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Arranged Marriages (of flowers, of course): Defining Your Decorating Style

Does it really matter what you call your decorating style?  My answer is “maybe,” if only because it can make things easier if you want to tell someone about your home.  I have often been asked how my home is decorated, probably because I’ve spent most of my life working in flower shops that also featured home decorating accessories for sale.

Maybe some of you have had help from an interior decorator, but it’s likely that most of us, including me, acquired things that we like piece by piece over time.  To me, that is how a home should develop.  As you acquire new things and maybe discard others, your home will always be evolving.  What you call your decorating style may also evolve.

I have recently taken particular notice of the decorative items in my home that I obviously really like…baskets and throw pillows are obviously abundant.  This is a clue to what my decorating style may be called.  My favorite throw pillow is rather large and sits in one of two matching wing chairs that are covered in a cream and tan narrow striped fabric.  The back of the pillow is dark green velvet…the front appears to be an oil painting of an Orange Belton English Setter (it of course, is not a real painting).  Dense tan fringe completely edges the pillow.

All of my baskets are functional.  Some hold magazines.  Others hold bread or spare votive candles.  My most treasured and memorable basket is a laundry hamper that my dad purchased for my mother.  We were traveling from eastern Texas to northern Louisiana to visit relatives.  Along the roadside, a family was selling their hand woven baskets.  At the time the hamper was exciting to me, because I was small enough to climb inside it if my brother helped me.  Now I value it for its design, enduring functionality, and sentimentality.

Formal Country by Pat Ross
Formal Country by Pat Ross

I have loved looking at decorating magazines for many years.  I cut out pictures to save or save entire magazines.  My collection of decorating books is fairly extensive and varied.  In the early nineties I bought a book called Formal Country by Pat Ross.  I suppose I was feeling a need to define my decorating style and the title resonated.

Formal country felt like it could be a good fit because of wing chairs and a so-called “French country” yellow secretary desk.  Along the way, touches of clean-lined more contemporary art work began to appeal to me.  Those additions felt right.  In the introduction to her book, Pat Ross says that a “fresher, more fashionable American Country style emerged in the mid-sixties.”  Ms. Ross goes on to mention that “the seventies was a time of flowering for country decorating”. She mentions the influence of Mary Emmerling’s style books, and the contributions of Pierre Deux, Laura Ashley, and Ralph Lauren.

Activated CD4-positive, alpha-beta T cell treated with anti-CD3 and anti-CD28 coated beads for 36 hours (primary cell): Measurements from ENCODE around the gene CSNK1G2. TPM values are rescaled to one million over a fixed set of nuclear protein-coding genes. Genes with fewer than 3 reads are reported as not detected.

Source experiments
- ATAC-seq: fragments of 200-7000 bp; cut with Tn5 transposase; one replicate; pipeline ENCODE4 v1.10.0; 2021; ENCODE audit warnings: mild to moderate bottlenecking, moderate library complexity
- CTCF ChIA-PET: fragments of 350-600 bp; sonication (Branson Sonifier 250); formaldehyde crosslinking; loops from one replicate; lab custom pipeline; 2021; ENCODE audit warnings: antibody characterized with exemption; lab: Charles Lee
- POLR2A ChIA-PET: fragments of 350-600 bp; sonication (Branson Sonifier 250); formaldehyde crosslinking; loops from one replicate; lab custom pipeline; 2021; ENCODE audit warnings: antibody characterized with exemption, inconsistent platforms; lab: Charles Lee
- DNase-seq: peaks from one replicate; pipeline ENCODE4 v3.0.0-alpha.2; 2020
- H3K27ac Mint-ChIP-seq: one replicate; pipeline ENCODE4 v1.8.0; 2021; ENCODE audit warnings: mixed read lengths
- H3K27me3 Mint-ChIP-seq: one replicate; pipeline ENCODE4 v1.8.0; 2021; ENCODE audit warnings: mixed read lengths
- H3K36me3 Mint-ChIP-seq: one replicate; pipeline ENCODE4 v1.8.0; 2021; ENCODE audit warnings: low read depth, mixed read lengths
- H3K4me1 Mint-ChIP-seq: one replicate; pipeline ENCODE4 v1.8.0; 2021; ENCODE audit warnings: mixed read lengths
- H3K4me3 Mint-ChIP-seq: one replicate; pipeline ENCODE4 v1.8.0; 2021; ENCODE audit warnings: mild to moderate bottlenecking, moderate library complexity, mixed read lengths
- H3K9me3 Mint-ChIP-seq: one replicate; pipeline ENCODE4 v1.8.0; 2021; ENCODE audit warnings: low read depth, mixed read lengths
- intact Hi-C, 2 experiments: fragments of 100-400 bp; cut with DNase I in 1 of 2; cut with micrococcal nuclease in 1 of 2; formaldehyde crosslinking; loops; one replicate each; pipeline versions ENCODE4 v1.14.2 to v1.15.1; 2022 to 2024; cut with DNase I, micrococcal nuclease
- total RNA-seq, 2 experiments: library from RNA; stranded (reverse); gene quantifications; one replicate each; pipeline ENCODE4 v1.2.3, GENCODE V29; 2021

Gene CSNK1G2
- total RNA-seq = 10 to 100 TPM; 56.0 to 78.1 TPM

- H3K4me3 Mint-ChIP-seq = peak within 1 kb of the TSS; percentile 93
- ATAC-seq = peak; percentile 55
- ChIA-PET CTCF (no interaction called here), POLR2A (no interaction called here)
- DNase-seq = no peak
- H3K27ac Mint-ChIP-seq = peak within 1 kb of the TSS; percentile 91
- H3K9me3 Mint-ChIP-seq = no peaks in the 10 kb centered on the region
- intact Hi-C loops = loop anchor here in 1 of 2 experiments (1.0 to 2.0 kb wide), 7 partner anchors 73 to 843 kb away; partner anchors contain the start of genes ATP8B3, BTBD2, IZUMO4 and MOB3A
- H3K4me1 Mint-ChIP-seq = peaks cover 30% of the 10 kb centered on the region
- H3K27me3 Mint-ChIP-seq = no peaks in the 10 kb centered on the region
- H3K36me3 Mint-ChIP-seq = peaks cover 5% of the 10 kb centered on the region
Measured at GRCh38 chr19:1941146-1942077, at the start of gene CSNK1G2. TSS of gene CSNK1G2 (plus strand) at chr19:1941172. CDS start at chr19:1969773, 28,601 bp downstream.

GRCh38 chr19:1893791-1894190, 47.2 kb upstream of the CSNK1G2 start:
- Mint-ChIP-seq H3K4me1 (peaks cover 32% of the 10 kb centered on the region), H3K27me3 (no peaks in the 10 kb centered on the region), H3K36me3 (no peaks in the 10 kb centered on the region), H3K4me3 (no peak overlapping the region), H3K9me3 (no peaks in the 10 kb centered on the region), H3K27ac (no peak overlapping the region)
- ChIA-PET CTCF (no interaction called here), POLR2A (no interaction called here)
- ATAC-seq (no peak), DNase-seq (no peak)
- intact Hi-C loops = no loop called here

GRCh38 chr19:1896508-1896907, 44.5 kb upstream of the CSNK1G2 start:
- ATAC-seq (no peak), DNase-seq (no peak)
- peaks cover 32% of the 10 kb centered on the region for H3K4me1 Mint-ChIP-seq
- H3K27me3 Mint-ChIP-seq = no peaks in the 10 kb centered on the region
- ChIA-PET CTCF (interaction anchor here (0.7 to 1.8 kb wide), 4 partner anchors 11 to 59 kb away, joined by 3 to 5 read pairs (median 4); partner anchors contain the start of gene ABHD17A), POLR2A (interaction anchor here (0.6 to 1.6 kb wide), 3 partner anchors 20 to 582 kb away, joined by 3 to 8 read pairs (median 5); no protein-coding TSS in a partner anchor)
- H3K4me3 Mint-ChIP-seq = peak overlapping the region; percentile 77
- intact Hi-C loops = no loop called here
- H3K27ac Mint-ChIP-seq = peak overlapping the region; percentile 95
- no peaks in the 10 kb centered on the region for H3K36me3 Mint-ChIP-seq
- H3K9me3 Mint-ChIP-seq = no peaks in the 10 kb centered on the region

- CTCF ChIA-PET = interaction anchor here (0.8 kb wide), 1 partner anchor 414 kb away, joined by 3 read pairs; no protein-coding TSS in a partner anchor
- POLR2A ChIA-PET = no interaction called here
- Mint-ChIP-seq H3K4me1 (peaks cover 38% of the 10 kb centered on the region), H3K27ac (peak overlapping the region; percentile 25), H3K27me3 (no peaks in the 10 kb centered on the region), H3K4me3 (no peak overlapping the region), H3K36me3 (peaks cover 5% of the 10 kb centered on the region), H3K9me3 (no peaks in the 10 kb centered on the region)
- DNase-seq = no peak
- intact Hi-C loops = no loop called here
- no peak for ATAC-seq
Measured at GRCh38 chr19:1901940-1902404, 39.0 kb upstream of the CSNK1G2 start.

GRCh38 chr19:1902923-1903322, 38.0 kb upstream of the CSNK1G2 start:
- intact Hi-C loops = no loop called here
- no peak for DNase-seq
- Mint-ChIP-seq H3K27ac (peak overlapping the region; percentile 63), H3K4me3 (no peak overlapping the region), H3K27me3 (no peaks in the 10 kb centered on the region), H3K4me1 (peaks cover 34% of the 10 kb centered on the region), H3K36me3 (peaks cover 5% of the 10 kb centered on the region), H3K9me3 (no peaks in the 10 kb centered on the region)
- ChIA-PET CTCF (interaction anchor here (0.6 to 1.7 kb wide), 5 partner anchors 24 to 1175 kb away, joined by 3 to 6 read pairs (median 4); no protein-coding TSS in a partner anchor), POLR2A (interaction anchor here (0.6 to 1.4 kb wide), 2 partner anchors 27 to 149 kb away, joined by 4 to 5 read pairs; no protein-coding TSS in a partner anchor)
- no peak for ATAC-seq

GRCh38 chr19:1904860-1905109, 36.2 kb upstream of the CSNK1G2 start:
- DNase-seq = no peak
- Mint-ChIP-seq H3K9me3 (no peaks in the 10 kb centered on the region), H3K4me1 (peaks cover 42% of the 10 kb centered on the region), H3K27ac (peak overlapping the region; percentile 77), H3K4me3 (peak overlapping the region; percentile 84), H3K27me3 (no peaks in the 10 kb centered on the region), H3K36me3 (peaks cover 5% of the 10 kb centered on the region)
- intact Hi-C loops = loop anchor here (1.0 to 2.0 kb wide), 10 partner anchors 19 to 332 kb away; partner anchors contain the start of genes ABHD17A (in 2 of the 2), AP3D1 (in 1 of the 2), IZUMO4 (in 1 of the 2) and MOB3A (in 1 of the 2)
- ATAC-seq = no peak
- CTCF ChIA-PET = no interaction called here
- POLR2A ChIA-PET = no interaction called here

Pat Ross shares with us in Formal Country that she and her team were “fortunate to be able to photograph many of the featured homes during spring and summer months when flower gardens were full and beautiful.”  It was exciting to me to hear how much value she placed on the use of flowers in “country” homes since both country style accessories and of course flowers were things that I worked with for years.

I especially took note of Ross’s mention of Mary Emmerling’s style books on American country.  I have her book called Romantic Country and really enjoy almost all of the photographs.  I struggled a little with the title until she clarified her use of the word “romantic”.  She writes “romantic can mean heirlooms that connect you to your past, tokens of affection from your children or friends, treasured collections, mementos from a wonderful trip—in short, anything that has meaning to you…”

Eclectic Country by Mary Emmerling
Eclectic Country by Mary Emmerling

My style has evolved over the years.  Today, I am very comfortable with the evolution.  I still love the wing chairs that have been with me for more years than you might think.  I am happy with the rustic, almost primitive bench that sits in front of one of the wing chairs and serves as a foot rest (and a place for decorating books and a rusty horseshoe).  Across the room, a large modern line drawing called The French Girl hangs behind our dining table—an antique tailor’s table from the Texas Hill Country.

There was a time when I would have told you my decorating style was formal country.  I just read online that Mary Emmerling has a new book coming out in September called Eclectic Country.  I think my formal country may have evolved to eclectic country. Perhaps Ms. Emmering’s new book will help me define my decorating style. What would you say?

I hope you enjoy the beautiful flowers above shown in a white washed basket with a definite country feel.

Posted By: Evelyn Kinville, Behnke’s Garden Blogger

Stephanie Fleming was raised at Behnke’s Nurseries in Beltsville. Her Mom, Sonja, was one of Albert & Rose Behnke’s four children. She was weeding from the moment she could walk and hiding as soon as she was old enough to run, so many weeds, so little time. Although she quickly learned how to pull out a perennial and get taken off of weed pulling duty.

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